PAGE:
However, whilst in recent years public discussion around leaving Islam has increased, attitudes do not have appeared to have developed much in the process. Instead, the topic of leaving Islam still remains a taboo, shrouded in silence and “shame” for those who choose to no longer identify as Muslim.

Despite the Qur’anic ruling on freedom of the belief, with Wahhabi-style teachings based on the hadith: “Whoever changes his religion, put him to death” (Bukhari), along with additional socio-cultural attitudes and political tensions, leaving Islam more often than not ceases to be a personal decision around belief and identity. Instead, for many ex-Muslims, leaving the faith becomes a nightmare filled with stigma, rejection and even the threat to one’s life.

In 12 countries across the globe, leaving Islam is punishable by death, with blasphemy in Pakistan a capital offence. Whilst here in the UK, we are protected by law, those leaving Islam can often still face isolation and abuse.

Wanting to find out more, we spoke to three ex-Muslims from different national and cultural backgrounds to see how their “transition” had been received by their loved ones and community and to understand the challenges they face (d). Here are their stories.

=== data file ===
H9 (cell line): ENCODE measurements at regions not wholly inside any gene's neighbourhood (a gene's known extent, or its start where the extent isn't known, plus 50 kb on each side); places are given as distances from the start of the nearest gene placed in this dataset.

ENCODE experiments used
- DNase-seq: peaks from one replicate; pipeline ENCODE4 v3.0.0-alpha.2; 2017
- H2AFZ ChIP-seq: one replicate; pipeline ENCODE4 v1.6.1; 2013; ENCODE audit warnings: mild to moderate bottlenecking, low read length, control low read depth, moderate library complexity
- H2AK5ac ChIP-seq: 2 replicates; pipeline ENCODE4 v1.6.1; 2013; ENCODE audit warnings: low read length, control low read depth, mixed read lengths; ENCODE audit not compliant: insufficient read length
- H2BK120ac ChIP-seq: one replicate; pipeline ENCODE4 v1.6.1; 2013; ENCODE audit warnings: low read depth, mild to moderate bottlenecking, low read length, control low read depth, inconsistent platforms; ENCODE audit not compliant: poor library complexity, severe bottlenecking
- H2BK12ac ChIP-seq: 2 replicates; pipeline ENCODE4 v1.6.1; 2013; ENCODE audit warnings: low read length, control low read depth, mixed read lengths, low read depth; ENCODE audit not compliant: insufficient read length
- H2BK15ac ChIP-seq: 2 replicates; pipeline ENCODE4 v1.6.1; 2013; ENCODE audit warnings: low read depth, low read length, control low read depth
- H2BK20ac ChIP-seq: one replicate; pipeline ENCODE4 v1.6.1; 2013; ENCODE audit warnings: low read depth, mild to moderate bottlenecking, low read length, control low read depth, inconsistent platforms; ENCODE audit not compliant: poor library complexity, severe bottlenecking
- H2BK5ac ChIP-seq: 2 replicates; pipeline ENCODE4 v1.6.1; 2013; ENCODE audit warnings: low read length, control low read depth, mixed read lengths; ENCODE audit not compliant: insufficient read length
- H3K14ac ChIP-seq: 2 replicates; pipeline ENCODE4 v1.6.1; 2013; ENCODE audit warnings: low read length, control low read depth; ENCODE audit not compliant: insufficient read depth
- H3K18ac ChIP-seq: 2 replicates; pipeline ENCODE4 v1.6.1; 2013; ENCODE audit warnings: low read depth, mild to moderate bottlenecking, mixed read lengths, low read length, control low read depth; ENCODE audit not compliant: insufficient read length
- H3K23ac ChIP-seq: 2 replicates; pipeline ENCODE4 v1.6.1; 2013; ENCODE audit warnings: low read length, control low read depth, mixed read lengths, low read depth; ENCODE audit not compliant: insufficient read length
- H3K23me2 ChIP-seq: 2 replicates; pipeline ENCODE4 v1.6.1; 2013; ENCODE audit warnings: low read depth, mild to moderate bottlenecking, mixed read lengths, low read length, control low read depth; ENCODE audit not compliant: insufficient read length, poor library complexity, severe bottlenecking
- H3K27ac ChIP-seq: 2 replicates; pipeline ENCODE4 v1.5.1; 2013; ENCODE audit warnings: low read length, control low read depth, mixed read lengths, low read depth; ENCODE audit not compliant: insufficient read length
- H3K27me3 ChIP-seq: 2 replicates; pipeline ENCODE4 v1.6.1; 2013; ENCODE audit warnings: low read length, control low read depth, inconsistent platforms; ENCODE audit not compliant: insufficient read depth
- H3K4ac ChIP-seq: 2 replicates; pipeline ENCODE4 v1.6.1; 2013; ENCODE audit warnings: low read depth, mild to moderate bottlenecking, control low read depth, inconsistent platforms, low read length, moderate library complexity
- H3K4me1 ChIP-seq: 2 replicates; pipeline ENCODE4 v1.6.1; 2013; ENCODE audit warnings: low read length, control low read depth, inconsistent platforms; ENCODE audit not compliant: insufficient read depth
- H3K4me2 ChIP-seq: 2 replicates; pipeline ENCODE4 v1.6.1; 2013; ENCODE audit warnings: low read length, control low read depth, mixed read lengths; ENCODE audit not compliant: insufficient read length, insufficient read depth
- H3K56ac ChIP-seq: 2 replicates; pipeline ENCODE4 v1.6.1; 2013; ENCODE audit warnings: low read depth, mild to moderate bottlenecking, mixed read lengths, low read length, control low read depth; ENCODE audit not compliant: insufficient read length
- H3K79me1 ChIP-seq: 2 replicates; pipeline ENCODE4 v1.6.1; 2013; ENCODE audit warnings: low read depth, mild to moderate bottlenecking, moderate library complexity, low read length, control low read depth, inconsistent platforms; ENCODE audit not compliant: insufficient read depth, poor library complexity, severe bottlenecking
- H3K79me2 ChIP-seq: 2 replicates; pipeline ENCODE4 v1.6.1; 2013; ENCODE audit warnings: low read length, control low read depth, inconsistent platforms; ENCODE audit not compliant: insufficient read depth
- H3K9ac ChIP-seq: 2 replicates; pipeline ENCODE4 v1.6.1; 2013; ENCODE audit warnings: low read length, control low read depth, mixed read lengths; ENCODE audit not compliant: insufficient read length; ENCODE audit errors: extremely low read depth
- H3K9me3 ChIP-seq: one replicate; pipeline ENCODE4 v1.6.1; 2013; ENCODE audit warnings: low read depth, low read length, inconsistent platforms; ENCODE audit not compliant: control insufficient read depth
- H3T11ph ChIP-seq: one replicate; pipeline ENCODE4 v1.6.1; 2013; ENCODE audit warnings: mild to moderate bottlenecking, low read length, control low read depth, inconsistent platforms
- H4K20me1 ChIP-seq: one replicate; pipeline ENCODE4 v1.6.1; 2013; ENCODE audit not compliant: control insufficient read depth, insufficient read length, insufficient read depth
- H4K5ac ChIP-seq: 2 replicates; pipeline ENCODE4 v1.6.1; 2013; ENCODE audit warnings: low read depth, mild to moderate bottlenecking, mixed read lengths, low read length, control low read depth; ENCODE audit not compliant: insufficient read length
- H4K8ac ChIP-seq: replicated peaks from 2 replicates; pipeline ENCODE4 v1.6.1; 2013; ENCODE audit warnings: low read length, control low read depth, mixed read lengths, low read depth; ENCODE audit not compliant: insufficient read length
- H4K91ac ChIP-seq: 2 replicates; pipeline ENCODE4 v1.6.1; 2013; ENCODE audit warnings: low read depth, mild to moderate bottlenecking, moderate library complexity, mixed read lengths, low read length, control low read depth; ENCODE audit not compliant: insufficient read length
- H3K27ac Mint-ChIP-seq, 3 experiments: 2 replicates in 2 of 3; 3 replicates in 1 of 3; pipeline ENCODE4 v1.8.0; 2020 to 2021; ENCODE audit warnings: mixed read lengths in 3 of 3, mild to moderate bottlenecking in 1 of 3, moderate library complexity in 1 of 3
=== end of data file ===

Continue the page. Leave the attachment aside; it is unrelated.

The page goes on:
Khaled*

Khaled was born in the Maghreb, where he grew up and has to-date spent most of his life. He now lives in the UK after spending further time in Europe. This is his experience as a new ex-Muslim, having recently left Islam.

———-

I am a North African Arab-Amazigh man who was brought up in a very conservative family. From a very young age, I had doubts about Islam. I remember my uncle talking to me about a very angry God who would punish me with hellfire if I didn’t believe in him.

After thinking carefully about this picture of God, I believed He was evil – so I wanted to kill him and stop the utter misery I believed He was causing. Those doubts later “calmed down” because I had no option but to conform otherwise I’d have been deemed a kafir [translated in their case as “infidel”].

My inner “wake-up moment” then happened when I moved to Europe and met many non-Muslims – who I realised were just human beings like us. This was contrary to what the clerics told me: that Europeans are kafirs who would all be in hell because they didn’t say shahadah [the Islamic declaration of faith]. Whilst in Europe, I investigated Islam further and later came to the conclusion that I believed Islam to be a man-made religion.

For me, being a Muslim was unfortunately an experience of losing myself to please a hypocritical society. Some Muslims face a lot of challenges in terms of coercion and pressure. Now, having only recently left Islam, I’ve found that the transition has not been easy because I still can’t tell any of my family or friends (except a very few trusted people). I instead have to pretend that I’m Muslim otherwise I’ll be disowned. However, it’s not a fear of rejection that is holding me back from telling them but the fear of losing my family forever. I instead wish that every child in the world could decide what to believe for themselves and that their parents wouldn’t dictate what they should or should not believe in.